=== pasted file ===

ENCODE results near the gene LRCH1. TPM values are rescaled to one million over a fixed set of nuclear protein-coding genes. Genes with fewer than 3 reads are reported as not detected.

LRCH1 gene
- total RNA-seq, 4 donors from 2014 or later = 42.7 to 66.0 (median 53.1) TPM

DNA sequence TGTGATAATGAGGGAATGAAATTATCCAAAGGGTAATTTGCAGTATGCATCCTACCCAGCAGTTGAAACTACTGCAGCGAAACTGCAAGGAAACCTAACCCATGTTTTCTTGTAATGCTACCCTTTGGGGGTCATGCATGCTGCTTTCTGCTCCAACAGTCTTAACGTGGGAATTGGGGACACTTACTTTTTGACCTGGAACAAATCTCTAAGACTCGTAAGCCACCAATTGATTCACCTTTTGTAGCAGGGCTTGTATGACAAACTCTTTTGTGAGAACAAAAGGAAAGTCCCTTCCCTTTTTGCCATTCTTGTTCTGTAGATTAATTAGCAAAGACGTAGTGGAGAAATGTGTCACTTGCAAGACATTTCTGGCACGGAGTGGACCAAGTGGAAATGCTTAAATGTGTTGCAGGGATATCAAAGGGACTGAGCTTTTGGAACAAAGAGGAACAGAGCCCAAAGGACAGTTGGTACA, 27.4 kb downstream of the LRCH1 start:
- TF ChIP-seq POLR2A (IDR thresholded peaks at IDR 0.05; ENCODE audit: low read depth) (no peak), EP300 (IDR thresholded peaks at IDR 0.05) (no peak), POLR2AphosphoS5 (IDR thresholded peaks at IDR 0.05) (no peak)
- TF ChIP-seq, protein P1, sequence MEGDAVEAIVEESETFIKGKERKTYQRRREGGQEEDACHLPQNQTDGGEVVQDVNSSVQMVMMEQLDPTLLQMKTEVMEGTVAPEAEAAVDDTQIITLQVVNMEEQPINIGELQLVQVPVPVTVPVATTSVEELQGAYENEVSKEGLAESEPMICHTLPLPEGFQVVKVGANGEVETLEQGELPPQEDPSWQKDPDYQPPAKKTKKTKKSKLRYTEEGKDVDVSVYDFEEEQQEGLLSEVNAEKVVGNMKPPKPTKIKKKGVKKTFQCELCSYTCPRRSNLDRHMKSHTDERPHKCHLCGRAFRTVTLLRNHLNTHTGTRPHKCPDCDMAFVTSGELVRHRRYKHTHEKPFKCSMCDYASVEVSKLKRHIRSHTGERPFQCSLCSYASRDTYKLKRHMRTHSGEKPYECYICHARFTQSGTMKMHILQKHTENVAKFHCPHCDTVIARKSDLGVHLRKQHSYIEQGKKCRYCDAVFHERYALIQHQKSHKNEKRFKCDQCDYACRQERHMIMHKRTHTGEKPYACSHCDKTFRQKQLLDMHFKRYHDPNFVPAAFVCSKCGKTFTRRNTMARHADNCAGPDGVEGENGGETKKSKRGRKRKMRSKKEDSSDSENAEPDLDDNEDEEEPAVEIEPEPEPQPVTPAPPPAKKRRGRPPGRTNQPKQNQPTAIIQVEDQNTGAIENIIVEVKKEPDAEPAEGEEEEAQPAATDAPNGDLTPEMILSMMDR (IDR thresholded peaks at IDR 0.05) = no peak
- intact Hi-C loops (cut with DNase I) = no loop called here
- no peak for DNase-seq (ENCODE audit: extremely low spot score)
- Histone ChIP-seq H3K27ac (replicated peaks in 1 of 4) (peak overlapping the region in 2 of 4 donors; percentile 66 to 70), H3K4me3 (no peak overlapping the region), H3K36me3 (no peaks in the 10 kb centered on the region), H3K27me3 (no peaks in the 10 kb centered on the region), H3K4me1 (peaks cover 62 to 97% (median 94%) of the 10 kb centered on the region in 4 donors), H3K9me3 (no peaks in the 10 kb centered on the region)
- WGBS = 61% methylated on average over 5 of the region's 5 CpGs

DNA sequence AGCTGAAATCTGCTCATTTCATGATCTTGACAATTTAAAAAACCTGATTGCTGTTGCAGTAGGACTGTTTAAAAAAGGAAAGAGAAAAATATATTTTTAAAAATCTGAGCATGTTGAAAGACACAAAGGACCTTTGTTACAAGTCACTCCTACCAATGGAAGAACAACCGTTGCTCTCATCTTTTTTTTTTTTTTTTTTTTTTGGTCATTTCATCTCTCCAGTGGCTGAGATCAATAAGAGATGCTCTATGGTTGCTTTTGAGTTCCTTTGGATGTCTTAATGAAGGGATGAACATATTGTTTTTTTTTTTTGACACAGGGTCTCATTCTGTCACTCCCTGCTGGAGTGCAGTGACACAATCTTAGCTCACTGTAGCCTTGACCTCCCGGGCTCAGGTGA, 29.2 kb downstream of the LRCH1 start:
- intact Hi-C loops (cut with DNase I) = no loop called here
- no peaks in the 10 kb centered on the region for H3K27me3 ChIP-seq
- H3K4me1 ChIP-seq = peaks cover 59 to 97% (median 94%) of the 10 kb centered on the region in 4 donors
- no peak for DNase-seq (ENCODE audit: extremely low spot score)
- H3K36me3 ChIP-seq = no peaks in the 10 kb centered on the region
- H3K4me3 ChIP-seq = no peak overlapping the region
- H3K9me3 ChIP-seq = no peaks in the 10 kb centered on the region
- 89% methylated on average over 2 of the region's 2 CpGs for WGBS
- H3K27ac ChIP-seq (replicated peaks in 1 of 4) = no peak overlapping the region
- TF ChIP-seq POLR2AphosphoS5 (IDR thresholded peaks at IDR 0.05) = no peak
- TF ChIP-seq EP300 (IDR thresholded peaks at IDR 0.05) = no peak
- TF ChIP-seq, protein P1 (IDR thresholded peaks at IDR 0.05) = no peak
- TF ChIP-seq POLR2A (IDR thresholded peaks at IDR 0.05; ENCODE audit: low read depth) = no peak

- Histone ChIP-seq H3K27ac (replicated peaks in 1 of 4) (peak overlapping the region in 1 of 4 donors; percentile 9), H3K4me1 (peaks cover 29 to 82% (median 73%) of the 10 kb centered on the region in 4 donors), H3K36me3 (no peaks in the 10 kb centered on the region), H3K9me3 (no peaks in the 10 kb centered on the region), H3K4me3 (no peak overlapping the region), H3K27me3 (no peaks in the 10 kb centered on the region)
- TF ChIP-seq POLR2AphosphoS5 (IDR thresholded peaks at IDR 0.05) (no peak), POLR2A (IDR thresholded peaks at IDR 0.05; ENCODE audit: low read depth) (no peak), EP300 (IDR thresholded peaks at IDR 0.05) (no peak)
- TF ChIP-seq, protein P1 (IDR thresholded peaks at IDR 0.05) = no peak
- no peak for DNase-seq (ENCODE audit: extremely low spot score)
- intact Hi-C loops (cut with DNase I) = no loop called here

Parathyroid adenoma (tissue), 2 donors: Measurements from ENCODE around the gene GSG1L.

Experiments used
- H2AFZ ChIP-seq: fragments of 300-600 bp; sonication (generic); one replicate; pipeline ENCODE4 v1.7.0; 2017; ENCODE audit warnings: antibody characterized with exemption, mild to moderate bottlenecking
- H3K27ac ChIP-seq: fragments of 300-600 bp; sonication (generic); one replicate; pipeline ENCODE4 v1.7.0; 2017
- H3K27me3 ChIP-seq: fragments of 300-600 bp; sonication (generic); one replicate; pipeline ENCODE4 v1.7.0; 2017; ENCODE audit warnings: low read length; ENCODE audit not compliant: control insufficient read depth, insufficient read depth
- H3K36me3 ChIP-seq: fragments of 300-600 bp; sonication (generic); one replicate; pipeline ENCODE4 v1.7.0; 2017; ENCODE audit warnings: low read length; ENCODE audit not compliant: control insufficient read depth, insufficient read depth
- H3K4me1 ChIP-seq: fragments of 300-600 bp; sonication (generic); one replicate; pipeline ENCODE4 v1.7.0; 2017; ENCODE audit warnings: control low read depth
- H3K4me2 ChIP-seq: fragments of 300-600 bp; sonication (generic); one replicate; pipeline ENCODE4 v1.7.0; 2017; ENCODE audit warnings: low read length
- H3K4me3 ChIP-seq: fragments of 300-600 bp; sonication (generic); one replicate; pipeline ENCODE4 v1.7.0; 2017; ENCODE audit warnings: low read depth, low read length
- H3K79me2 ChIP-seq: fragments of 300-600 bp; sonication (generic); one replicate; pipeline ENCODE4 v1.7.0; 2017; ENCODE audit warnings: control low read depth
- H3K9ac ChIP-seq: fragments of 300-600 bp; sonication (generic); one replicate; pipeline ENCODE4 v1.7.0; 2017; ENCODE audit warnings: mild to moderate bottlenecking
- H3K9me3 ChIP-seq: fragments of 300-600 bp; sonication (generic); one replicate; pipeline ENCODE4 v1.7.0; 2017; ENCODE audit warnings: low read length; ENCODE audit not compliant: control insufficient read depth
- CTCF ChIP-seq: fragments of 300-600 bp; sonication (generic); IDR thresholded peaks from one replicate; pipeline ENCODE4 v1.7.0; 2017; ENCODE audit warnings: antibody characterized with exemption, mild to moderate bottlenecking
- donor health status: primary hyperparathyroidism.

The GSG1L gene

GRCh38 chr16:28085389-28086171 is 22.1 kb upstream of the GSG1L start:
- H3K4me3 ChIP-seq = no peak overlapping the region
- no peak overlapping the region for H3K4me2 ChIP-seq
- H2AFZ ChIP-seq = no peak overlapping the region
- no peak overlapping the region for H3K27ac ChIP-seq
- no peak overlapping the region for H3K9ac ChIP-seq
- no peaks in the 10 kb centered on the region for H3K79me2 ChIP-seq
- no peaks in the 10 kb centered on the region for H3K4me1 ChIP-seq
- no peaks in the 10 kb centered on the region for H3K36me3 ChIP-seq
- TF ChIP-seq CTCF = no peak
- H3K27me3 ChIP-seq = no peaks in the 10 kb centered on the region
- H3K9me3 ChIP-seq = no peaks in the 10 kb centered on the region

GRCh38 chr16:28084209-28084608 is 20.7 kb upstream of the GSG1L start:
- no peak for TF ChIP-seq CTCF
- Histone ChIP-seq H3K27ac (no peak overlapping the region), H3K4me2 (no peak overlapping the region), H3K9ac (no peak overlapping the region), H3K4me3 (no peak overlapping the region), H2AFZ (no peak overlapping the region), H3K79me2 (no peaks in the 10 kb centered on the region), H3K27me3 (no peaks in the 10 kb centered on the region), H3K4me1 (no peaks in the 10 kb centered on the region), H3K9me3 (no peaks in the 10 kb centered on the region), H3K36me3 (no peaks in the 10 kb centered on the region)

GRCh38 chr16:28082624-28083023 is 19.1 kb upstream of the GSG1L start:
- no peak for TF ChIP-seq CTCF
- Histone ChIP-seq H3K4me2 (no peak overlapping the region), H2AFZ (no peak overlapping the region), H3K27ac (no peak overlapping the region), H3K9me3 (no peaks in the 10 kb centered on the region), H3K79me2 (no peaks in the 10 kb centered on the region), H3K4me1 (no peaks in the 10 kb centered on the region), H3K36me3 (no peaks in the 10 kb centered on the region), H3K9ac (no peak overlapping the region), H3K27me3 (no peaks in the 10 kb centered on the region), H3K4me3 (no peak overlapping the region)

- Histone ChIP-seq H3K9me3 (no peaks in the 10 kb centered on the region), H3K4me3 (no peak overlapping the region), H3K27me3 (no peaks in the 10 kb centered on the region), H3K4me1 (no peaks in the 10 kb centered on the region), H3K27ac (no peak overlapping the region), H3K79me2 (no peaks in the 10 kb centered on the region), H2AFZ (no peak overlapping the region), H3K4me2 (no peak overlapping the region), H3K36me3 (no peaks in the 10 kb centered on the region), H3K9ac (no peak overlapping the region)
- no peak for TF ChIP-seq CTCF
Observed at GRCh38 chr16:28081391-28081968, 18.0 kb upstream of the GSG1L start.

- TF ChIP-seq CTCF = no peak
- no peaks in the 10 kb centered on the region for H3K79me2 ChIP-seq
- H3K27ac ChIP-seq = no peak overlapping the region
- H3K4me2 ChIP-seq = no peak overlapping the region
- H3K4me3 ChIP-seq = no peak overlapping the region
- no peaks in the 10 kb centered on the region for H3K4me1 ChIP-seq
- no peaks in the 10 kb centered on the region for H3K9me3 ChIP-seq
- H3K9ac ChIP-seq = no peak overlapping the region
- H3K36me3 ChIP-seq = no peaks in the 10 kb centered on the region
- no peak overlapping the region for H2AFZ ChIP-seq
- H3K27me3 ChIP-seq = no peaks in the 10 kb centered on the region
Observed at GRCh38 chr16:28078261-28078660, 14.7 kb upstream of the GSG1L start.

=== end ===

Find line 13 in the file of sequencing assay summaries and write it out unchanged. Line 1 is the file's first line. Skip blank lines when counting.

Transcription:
- no peaks in the 10 kb centered on the region for H3K27me3 ChIP-seq